27 Evolving Levels for Super Mario Bros Using Grammatical Evolution Boris Jakovljevic
28 The paper Authors: Noor Shaker Miguel Nicolau Georgios N. Yannakakis (Member, IEEE)Julian Togelius (Member, IEEE)Michael O’Neill
29 Table of Contents Introduction Background Testbed Platform Game Level RepresentationGE-based Level GeneratorOther GeneratorsExpressivity AnalysisConclusions and Future Work
30 IntroductionGame Development → Time and Money → Automatic Game Content GenerationCompare different techniques of content generationLarge amount of content → Automatic EvaluationGenetic Programming → Grammatical EvolutionGreater control of outputGeneralization to different types of gamesFramework → generators’ Expressivity Range analysis and comparison
31 Background Grammatical Evolution Framework → generators’ Expressivity Range analysis and comparisonSuggested by G. Smith and J. Whitehead in ‘Analyzing the expressive range of a level generator’ from “Proceedings of the 2010 Workshop on Procedural Content Generation in Games”; ACM, 2010, p. 4Defined Description MetricsVisualize the Generative SpaceAnalyze the (Parameters 𝑖𝑚𝑝𝑎𝑐𝑡 Expressivity) relation of Level Generators
32 Background Framework extended through: more informative aesthetic measures of generators’ expressivityapplying the above measures to analyze and compare expressivity ranges of 3 level generators
33 Testbed Platform GameA modified version of Markus “Notch” Persson’s Infinite Mario Bros (IMB)*.Super Mario Bros – a very rich Environment Representation.J. Togelius, S. Karakovskiy, J. Koutnik, and J. Schmidhuber, “Super Mario Evolution” in Proceedings of the 5th international conference on Computational Intelligence and Games, ser. CIG’09. Piscataway, NJ, USA: IEEE Press, 2009, pp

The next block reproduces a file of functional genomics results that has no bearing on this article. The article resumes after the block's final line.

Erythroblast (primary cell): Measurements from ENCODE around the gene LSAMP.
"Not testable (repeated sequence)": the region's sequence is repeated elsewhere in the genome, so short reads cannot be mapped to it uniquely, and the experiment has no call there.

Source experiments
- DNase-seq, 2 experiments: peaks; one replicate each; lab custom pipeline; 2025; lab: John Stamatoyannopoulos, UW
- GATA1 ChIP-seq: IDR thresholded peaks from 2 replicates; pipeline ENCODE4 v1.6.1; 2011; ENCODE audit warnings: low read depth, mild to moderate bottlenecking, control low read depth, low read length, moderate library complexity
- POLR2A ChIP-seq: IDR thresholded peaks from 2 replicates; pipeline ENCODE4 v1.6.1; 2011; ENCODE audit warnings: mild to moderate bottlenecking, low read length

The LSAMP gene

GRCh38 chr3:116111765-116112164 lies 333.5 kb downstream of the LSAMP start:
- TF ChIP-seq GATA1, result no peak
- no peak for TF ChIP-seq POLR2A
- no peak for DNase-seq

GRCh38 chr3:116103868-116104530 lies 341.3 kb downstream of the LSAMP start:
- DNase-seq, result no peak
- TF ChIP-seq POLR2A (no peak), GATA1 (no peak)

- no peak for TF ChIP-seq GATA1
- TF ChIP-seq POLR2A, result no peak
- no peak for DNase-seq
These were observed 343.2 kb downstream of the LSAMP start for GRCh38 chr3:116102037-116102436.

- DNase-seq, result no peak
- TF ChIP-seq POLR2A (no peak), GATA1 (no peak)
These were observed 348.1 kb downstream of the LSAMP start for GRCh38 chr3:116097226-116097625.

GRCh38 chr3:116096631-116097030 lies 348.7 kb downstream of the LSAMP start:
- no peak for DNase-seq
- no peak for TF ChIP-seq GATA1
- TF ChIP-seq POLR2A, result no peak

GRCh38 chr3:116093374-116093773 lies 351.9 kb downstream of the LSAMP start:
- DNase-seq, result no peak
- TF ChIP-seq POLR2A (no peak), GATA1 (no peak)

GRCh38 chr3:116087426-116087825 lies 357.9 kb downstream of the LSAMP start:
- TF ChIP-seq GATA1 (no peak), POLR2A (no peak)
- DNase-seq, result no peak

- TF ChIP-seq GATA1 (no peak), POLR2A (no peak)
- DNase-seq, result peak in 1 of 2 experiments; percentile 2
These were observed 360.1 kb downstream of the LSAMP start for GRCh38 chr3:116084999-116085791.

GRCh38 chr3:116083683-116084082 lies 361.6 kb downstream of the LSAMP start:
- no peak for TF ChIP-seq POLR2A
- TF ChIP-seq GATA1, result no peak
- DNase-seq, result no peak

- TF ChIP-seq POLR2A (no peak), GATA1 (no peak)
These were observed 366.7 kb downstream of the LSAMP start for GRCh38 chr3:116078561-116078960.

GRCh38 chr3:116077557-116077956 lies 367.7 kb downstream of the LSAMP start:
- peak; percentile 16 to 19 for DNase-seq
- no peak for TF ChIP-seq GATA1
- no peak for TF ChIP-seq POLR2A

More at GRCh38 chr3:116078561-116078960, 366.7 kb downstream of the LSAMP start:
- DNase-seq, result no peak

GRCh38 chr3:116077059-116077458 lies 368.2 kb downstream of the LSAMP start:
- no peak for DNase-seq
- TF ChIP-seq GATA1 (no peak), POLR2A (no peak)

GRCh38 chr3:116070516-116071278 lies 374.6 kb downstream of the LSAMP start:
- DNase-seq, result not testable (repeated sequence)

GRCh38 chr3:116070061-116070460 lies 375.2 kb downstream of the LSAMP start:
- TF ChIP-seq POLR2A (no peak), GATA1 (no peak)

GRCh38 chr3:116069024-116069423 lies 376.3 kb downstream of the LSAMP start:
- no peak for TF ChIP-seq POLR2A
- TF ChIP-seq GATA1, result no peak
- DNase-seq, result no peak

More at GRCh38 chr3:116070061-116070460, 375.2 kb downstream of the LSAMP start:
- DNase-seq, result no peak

34 Level Representation IMB: 2D array of Objects (brick blocks, coins, enemies…)Short levels100 “blocks” wideapp. 30 seconds to finishA set of “chunks”:platformsgapstubescannonsboxescoinsenemies
36 GE-Based Level Generator Design Grammar Ease of Interaction for designersChunk positioning regardless of other chunksProblems?Chunk properties:x and y → starting point coordinates in a 2D Level Array → [ ], [3 … 5]𝑤 𝑔 → gap width𝑤 𝑏 → number of boxes𝑤 𝑒 → number of enemies𝑤 𝑐 → number of coinsℎ → height of flower tubes and cannons
38 GE-Based Level Generator Design Grammar First version of the grammarLimitationsGame experience𝑤 𝑏𝑒𝑓𝑜𝑟𝑒 → width of the platform before the chunk𝑤 𝑎𝑓𝑡𝑒𝑟 → width of the platform after the chunkPlacement of enemiesFirst version of grammar → in groups (always on platforms)<chunks> ::= <chunk> |<chunk> <chunks> <chunk> ::= gap(<x>,<y>,<wg>) | platform(<x>,<y>,<w>) | hill(<x>,<y>,<w>) | cannon_hill(<x>,<y>,<h>) | tube_hill(<x>,<y>,<h>) | coin(<x>,<y>,<wc>) | cannon(<x>,<y>,<h>) | tube(<x>,<y>,<h>) | boxes(<x>,<y>,<wb>) | enemy(<x>,<y>,<we>) <x> :: = [5..95] <y> ::= [3..5] <wg> ::= [2..5] <w> ::= [3..15] <h> ::= [2..3] <wb> ::= [2..7] <we> ::= [1..7]